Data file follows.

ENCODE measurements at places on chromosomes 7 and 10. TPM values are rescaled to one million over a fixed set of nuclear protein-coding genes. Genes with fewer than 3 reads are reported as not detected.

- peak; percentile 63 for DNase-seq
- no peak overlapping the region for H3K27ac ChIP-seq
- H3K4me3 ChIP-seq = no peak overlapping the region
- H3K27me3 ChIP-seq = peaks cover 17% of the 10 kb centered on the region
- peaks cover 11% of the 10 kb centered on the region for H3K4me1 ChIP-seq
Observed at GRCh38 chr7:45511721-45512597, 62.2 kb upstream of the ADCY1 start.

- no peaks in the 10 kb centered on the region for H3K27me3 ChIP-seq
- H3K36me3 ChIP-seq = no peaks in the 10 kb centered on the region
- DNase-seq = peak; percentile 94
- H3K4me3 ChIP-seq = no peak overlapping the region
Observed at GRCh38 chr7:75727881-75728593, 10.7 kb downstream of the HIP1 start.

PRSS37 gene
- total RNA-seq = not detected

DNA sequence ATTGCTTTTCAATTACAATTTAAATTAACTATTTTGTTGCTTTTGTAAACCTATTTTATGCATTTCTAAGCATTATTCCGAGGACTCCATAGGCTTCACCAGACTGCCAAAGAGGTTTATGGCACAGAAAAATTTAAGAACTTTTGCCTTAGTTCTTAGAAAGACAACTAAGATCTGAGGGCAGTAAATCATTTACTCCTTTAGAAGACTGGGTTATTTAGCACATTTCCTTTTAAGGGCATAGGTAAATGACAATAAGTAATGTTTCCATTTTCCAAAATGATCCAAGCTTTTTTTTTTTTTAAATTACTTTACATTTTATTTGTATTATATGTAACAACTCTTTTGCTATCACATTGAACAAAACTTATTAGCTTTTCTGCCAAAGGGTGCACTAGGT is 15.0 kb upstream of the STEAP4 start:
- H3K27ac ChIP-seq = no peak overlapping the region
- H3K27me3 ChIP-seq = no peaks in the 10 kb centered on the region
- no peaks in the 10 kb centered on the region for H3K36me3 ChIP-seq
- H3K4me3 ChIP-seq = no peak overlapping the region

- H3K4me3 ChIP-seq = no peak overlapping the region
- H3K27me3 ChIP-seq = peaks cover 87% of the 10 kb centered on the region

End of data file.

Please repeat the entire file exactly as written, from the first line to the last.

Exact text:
ENCODE measurements at places on chromosomes 7 and 10. TPM values are rescaled to one million over a fixed set of nuclear protein-coding genes. Genes with fewer than 3 reads are reported as not detected.

- peak; percentile 63 for DNase-seq
- no peak overlapping the region for H3K27ac ChIP-seq
- H3K4me3 ChIP-seq = no peak overlapping the region
- H3K27me3 ChIP-seq = peaks cover 17% of the 10 kb centered on the region
- peaks cover 11% of the 10 kb centered on the region for H3K4me1 ChIP-seq
Observed at GRCh38 chr7:45511721-45512597, 62.2 kb upstream of the ADCY1 start.

- no peaks in the 10 kb centered on the region for H3K27me3 ChIP-seq
- H3K36me3 ChIP-seq = no peaks in the 10 kb centered on the region
- DNase-seq = peak; percentile 94
- H3K4me3 ChIP-seq = no peak overlapping the region
Observed at GRCh38 chr7:75727881-75728593, 10.7 kb downstream of the HIP1 start.

PRSS37 gene
- total RNA-seq = not detected

DNA sequence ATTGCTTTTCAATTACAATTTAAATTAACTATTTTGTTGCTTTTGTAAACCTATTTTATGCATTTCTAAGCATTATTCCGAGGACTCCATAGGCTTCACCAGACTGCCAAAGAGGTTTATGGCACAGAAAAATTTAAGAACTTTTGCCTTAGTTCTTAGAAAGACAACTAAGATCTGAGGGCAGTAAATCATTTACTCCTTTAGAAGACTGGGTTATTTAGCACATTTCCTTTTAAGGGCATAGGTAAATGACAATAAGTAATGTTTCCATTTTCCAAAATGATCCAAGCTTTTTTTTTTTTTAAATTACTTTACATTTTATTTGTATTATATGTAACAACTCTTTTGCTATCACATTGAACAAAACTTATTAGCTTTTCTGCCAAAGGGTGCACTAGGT is 15.0 kb upstream of the STEAP4 start:
- H3K27ac ChIP-seq = no peak overlapping the region
- H3K27me3 ChIP-seq = no peaks in the 10 kb centered on the region
- no peaks in the 10 kb centered on the region for H3K36me3 ChIP-seq
- H3K4me3 ChIP-seq = no peak overlapping the region

- H3K4me3 ChIP-seq = no peak overlapping the region
- H3K27me3 ChIP-seq = peaks cover 87% of the 10 kb centered on the region